responsible adults drink as well. I have been to a few Denver
Bronco games and witnessed a lot of fights in he stands. People that just want
to watch a game get involved in the action all too often.
While I agree with the premise that beer sales should not be permitted at
college games, this article is full of fallacy and does nothing but attack
beer.1. A beer or two at a game is not going to result in poor
decision making by 10's of thousands of people.2. Cut off sales in
the third quarter like pro venues do to reduce the drunk driving.3. Do not
sell to visibly intoxicated people. (This is already law).
Sports and intoxication. It works so well in soccer. What could possibly go
wrong?Seriously, alcohol is not always the worst of things. But it
creates a VERY different atmosphere at an event. One less family friendly.
Dode, please list all the stadiums that you've attended football games at
that serve beer. I want to know where to go to watch my football this fall.Thank you very much.Respectfully yours,BJ
re: "Why does the Dnews hate capitalism? I thought the almighty buck was
all that was important to repubs"My question is why the DNews
allows personal attacks like this, particularly when they are not remotely close
to true. This is an ad personam attack at best, and a gross over-generalization
and untruth at worst.
I don't think alcohol is the solution to revenue issue. If they have to
lower their standards to create revenue, then it will come back to haunt them
in the end. With all the problems alcohol causes, this cannot be a good thing.
People get crazy at it is at college football games. Crazy + Alcohol =
At qual comm stadium they have a family section where alcohol can not be sold or
brought into the section. Maybe a beer only section opposite of the student
section would please the anti alcohol crowd.On another note I took
my wife and two young kids to Oktoberfest at snowbird where 1000's of beer
drinking adults behaved just fine. No fights or drunken idiots were present and
we were there for two days.
I've been to games nearly everywhere in the country. Beer is almost never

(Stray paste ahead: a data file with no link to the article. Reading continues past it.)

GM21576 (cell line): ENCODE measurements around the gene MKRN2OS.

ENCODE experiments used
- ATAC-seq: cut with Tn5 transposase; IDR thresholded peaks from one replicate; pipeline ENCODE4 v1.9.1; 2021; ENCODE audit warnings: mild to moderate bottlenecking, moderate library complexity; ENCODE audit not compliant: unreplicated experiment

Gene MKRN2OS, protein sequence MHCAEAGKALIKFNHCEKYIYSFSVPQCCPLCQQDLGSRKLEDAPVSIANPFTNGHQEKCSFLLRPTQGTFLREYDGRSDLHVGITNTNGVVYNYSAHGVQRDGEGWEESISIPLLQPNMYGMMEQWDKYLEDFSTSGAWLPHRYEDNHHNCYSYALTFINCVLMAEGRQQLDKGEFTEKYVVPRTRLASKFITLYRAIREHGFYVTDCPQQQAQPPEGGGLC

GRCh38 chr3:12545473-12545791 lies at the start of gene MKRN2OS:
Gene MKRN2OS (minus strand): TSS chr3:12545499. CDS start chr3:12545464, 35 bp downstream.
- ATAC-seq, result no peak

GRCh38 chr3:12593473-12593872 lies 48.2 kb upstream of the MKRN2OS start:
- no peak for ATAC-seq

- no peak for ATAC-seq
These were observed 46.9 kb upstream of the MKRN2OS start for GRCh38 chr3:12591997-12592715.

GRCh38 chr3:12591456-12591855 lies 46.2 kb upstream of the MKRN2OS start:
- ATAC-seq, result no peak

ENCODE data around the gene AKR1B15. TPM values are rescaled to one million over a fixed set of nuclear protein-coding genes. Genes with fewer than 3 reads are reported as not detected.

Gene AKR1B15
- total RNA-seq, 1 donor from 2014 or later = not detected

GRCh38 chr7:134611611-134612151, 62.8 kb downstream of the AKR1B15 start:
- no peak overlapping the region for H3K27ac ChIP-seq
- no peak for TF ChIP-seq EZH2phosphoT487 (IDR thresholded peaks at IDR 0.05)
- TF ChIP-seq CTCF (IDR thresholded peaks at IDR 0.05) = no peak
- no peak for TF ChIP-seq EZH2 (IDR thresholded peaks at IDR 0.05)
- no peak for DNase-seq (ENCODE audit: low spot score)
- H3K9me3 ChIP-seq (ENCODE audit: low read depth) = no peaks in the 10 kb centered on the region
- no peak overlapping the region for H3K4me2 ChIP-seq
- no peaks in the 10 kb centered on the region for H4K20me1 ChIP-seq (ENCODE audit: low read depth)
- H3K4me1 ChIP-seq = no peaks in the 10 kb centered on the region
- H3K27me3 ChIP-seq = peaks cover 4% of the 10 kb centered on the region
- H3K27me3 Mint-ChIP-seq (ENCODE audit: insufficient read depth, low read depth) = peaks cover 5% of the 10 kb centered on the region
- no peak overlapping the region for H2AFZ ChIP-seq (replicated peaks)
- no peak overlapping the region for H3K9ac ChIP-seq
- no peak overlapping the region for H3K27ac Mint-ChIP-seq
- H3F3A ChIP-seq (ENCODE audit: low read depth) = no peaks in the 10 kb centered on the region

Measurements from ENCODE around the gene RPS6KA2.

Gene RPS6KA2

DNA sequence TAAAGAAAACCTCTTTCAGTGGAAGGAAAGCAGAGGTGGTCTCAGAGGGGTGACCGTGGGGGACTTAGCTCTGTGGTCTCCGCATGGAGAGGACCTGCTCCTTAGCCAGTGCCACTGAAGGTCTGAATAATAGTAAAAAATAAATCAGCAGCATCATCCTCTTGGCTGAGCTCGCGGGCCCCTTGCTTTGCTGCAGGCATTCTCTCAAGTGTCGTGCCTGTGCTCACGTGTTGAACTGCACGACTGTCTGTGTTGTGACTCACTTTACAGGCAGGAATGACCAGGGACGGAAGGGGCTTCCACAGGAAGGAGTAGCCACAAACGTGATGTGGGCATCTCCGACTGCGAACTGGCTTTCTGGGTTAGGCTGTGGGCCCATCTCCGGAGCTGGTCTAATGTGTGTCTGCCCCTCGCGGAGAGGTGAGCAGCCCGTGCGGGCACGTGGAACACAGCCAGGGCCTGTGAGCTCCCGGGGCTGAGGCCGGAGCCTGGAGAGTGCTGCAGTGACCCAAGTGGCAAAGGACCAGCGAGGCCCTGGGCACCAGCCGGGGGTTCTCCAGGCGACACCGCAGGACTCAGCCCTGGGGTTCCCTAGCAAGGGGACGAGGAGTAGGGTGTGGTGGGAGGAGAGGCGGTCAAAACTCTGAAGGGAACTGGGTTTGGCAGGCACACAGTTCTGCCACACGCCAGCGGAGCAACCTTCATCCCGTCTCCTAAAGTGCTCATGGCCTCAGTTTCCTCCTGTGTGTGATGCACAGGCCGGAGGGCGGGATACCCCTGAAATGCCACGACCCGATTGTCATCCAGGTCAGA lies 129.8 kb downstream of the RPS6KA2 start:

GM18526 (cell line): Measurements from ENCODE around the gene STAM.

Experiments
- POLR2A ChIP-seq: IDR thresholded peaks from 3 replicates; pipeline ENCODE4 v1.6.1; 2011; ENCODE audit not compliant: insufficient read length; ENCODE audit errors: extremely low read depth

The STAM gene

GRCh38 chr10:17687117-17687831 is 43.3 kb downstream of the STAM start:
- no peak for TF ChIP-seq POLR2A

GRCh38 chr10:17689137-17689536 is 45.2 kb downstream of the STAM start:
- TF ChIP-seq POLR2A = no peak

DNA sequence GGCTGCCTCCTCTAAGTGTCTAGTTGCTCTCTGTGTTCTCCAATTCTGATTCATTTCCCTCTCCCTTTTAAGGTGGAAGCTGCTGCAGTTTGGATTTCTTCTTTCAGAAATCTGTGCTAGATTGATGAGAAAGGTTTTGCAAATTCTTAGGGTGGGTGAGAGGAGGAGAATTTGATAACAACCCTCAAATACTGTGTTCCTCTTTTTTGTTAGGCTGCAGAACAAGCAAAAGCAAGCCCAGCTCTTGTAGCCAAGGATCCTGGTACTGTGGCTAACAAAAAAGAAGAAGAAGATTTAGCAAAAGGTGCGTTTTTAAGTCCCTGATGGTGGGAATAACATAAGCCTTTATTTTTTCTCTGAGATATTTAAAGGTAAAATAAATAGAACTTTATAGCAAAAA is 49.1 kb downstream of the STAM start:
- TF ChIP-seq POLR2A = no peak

an issue. The real issue is culture. I've seen stadiums where the fan
responsibility/culture is adequate to control the situation--drunk dudes try to
pick fights, and the home fans diffuse the situation and security is there in
like 5 seconds (Oxford, South Bend, UNLV, etc.). I've also seen situations
where drunken inebriation is encouraged and devolves into something scary
(Wyoming, SDSU come to mind first). Cultivate the right culture, and enjoy if
that is your thing.Also, I'm Mormon, but I find this "keep
football for families by not introducing beer into stadiums" sentiment to be
really sheltered. Nearly everywhere else in the country, football is for adults
and students first, and families and kids second. Parents who take their kids
know and accept the risks.
It's like guns, there's a constitutional amendment about it, and we
can generally trust most people to be responsible with it, but some we
can't so it needs to be sufficiently regulated in a logical manner.
U of U is probably # 1 on the list
@ U-tarWrong. Far too many sheltered people in this state for the U
to partake in the radical concept of selling beer at a sporting event.
How about the constant beer commercials for televised football that fuels the
What about the maniacal BYU fans who scream and shout clever synonyms of
traditional swearing and threats of violence while totally sober? I agree
it's more about culture than "Beer" but it's easier to blame a
sinful behavior, than a sinful attitude.